ERIC Number: ED273239
Record Type: RIE
Publication Date: 1986
Reference Count: 0
Drug Use among American High School Students, College Students, and Other Young Adults. National Trends Through 1985.
Johnston, Lloyd D.; And Others
Drug use and related attitudes of U.S. high school seniors from the graduating classes of 1975-1985 and young adults in their late teens and early- to mid-twenties were studied, as part of an ongoing research project. Eleven classes of drugs were assessed: marijuana (including hashish), inhalants, hallucinogens, cocaine, heroin, other natural and synthetic opiates, stimulants (amphetamines), sedatives, tranquilizers, alcohol, and cigarettes. Several subclasses of drugs were also covered: PCP and lysergic acid diethylamide (LSD), amyl and butyl nitrites, and barbiturates and methaqualone. Attention was focused on drug use at the higher frequency levels rather than whether respondents had ever used various drugs. Of concern were: age of first use; the seniors' own attitudes and beliefs; and the attitudes, beliefs, and behaviors of others in the seniors' social environment, including perceived drug availability. The use of non-prescription stimulants, including diet pills, stay-awake pills, and pseudo-amphetamines were also reported, along with cocaine use among young people. Findings include sex differences in drug use, differences related to college plans, regional differences, and differences related to population density. The implications of findings for prevention efforts were addressed. (SW)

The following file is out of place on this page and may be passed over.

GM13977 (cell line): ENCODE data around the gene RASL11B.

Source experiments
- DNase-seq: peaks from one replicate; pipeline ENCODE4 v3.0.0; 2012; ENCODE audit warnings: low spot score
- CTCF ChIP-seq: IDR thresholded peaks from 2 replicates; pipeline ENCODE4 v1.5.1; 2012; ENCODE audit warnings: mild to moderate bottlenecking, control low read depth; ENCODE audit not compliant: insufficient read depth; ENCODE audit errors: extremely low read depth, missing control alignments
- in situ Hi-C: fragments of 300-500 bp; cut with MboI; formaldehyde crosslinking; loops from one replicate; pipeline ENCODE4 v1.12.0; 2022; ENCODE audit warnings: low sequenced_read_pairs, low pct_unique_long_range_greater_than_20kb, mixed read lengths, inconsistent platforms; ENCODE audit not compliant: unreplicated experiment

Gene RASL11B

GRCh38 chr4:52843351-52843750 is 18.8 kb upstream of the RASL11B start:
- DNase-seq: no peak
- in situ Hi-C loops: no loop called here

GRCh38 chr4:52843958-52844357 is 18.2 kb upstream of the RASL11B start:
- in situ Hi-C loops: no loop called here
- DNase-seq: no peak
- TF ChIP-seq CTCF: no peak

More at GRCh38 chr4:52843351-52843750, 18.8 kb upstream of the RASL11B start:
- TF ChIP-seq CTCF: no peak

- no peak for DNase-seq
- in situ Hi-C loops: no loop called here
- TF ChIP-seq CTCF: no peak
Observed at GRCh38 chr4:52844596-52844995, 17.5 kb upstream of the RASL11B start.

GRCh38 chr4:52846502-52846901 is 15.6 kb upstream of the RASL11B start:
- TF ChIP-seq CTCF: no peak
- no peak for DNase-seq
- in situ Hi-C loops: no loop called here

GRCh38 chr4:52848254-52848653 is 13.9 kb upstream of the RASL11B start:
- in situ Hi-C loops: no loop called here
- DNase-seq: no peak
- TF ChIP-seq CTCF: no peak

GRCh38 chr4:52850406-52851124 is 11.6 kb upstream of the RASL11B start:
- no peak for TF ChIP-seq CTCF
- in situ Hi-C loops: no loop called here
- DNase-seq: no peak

Descriptors: Alcoholic Beverages, Attitudes, College Students, Drug Abuse, Drug Use, High School Seniors, High Schools, Higher Education, Illegal Drug Use, Lysergic Acid Diethylamide, Marijuana, Narcotics, National Surveys, Sedatives, Smoking, Stimulants, Trend Analysis, Young Adults
Superintendent of Documents, U.S. Government Printing Office, Washington, DC, 20402.
Publication Type: Reports - Research
Education Level: N/A
Sponsor: National Inst. on Drug Abuse (DHHS/PHS), Rockville, MD.
Authoring Institution: Michigan Univ., Ann Arbor. Inst. for Social Research.
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